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Coronavirus news for May 12, 2022

Coronavirus news for May 12, 2022

The latest coronavirus news from Canada and around the world Thursday. This file will be updated throughout the day. Web links to longer stories if available.

7:47 p.m.: British Columbia is seeing an increase in the number of hospitalizations of patients with COVID-19.

Weekly numbers released by the B.C. Centre for Disease Control show 596 people in hospital with COVID-19 on Thursday compared with 331 last week.

The centre says 54 patients were in intensive care.

It says 59 people who had COVID-19 died in the week that ended May 7, bringing the total number of deaths in B.C. to 3,307 since the start of the pandemic.

It says 1,987 COVID-19 cases were detected in the first week of this month, although health officials and experts have said the actual number of cases may be much higher.

The centre says both hospitalization and death numbers may be underestimated because of “data systems timing and processes.”

7:45 p.m.: Little over a week after York Region formally lifted its COVID-19 State of Emergency after more than two years, positive signs continue to be seen on the horizon, according to Dr. Barry Pakes, York Region’s Medical Officer of Health.

The Region of York lifted the State of Emergency on April 26 after first declaring it on March 23, 2020.

“More than two years ago, for the first time in the 51-year history of York Region, a Regional state of emergency was declared,” said Regional Chair Wayne Emmerson in a statement. “At the time, no one could have predicted the devastating impact the COVID-19 global pandemic would have on our residents and communities.

“As we look forward to resuming services, I again thank and acknowledge our staff, municipalities, residents, business owners and the countless community partners for their commitment and resiliency during these turbulent times.”

Since then, Dr. Pakes says wastewater signals have stabilized and are trending towards a decrease.

7 p.m.: On the very day the United States convened a global summit to demonstrate its leadership in fighting COVID-19, it marked a grim milestone illustrating its world-leading failure to fight the virus at home, writes the Star’s Edward Keenan.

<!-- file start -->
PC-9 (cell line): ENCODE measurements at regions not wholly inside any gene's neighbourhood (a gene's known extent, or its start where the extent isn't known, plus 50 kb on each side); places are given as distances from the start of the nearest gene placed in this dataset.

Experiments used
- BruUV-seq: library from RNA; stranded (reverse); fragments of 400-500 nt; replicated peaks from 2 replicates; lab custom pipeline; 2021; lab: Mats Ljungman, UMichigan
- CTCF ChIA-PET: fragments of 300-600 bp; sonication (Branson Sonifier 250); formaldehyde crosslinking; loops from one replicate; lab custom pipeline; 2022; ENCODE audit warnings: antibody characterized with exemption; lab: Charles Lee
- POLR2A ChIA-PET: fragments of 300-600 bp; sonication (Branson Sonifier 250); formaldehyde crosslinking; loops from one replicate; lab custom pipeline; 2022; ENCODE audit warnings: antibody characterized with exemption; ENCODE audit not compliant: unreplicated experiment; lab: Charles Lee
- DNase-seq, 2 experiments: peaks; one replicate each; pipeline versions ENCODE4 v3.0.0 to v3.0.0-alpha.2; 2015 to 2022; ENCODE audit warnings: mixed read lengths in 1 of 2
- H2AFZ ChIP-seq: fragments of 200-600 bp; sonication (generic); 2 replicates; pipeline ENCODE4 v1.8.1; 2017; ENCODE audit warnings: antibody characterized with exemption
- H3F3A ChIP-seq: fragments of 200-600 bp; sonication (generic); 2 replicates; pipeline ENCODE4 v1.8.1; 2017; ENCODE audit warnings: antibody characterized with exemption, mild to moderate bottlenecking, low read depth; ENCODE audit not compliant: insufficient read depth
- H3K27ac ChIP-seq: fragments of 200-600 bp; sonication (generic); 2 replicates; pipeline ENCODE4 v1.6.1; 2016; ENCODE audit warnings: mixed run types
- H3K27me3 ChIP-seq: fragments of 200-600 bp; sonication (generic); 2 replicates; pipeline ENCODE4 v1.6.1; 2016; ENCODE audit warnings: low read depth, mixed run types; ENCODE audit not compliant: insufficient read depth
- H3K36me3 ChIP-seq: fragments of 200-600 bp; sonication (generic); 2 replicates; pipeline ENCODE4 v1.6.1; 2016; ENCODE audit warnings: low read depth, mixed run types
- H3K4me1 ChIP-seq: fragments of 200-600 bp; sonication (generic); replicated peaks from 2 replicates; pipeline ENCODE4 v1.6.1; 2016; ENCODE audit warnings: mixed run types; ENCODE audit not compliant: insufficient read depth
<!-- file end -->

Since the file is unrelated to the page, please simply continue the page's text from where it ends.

One million American deaths from the coronavirus. The loss is staggering. In just over two years, more people than the population of San Francisco — gone.

“Today, we mark a tragic milestone here in the United States: one million COVID deaths, one million empty chairs around the family dinner table — each irreplaceable. Irreplaceable losses, each leaving behind a family, a community forever changed because of this pandemic,” President Joe Biden said in his speech kicking off the summit Thursday. “Around the world, many more millions have died. Millions of children have been orphaned. And with thousands still dying every day, now is the time for us to act — all of us — together.”

The summit meeting, attended virtually by leaders from around the world and “hosted” by Germany, Belize, Senegal, Indonesia and the U.S., focused its energy on fighting the virus by sharing access to vaccines and treatments with developing countries, and preparing for future pandemics by tracking pathogens worldwide.

Prime Minister Justin Trudeau brought a commitment of $512 million, in addition to an earlier announced $220 million. “We must continue to work together and support the international response to end this pandemic everywhere and for everyone,” Trudeau said in a statement issued by his office.

Read the full story here from Edward Keenan.

7 p.m.: White House COVID-19 coordinator Dr. Ashish Jha issued a dire warning Thursday that the U.S. will be increasingly vulnerable to the coronavirus this fall and winter if Congress doesn’t swiftly approve new funding for more vaccines and treatments.

In an Associated Press interview, Jha said Americans’ immune protection from the virus is waning, the virus is adapting to be more contagious and booster doses for most people will be necessary — with the potential for enhanced protection from a new generation of shots.

His warning came as the White House said there could be up to 100 million infections from the virus later this year — and as President Joe Biden somberly ordered flags to half-staff to mark 1 million deaths.

Jha predicted that the next generation of vaccines, which are likely to be targeted at the currently prevailing Omicron strain, “are going to provide a much, much higher degree of protection against the virus that we will encounter in the fall and winter.” But he warned that the U.S. is at risk of losing its place in line to other countries if Congress doesn’t act in the next several weeks.

6:30 p.m.: With Ontario’s mask mandate in the rearview mirror and a lack of widespread provincial testing, you may be wondering about the COVID-19 spread in your community.

United States President Joe Biden appealed to world leaders on Thursday for a renewed international commitment to attacking COVID-19 as he led the U.S. in marking the approaching “tragic milestone” of 1 million deaths at home from the virus. (THE ASSOCIATED PRESS)

In the absence of any official public database of COVID signals in the GTA’s sewage, the Toronto Star brings you its own COVID wastewater signal map to give you a sense as to whether cases are increasing, decreasing or remaining stable in your area.

The Star’s signal map uses data sourced from each GTA public health unit and the Ontario COVID-19 Science Advisory Table showing trends in sewersheds or wastewater catchment areas for each treatment plant across the region.

This week, of 20 GTA plants analyzed, COVID wastewater signals are increasing at two in the city of Toronto, while levels are stable at 13 and decreasing at five.

According to the latest Toronto data, the two wastewater treatment plants seeing increases this week are Highland Creek and Humber.

Check out the Star’s interactive wastewater map here.